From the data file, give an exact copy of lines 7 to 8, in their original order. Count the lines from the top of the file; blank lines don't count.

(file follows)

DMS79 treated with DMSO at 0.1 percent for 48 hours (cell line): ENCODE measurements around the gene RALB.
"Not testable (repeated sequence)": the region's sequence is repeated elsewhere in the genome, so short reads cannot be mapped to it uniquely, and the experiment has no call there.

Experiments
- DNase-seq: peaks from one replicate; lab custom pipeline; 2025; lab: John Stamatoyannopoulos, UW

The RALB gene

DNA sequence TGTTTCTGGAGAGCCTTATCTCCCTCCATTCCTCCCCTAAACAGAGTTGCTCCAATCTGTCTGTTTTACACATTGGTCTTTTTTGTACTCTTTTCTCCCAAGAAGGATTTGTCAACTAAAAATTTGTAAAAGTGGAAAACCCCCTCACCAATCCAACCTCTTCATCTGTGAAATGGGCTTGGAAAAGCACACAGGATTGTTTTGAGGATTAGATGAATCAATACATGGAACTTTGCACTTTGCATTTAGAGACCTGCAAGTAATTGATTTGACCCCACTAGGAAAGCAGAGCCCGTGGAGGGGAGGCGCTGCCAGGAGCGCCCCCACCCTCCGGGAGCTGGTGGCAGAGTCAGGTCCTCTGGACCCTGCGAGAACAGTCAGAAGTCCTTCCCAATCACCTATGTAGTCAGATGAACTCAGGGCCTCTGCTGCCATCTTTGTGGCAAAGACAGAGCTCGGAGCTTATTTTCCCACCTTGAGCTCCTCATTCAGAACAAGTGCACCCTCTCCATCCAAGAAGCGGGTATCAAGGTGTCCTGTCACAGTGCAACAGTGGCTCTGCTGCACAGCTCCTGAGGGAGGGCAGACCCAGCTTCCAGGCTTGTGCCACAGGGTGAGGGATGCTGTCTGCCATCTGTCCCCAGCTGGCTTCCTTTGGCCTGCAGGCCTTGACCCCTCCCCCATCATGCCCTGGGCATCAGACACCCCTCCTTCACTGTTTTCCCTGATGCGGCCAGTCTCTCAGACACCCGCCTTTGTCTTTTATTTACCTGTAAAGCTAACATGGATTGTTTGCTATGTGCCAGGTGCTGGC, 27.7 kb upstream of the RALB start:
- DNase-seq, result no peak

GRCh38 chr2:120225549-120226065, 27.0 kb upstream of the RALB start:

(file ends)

- DNase-seq, result no peak

GRCh38 chr2:120225549-120226065, 27.0 kb upstream of the RALB start: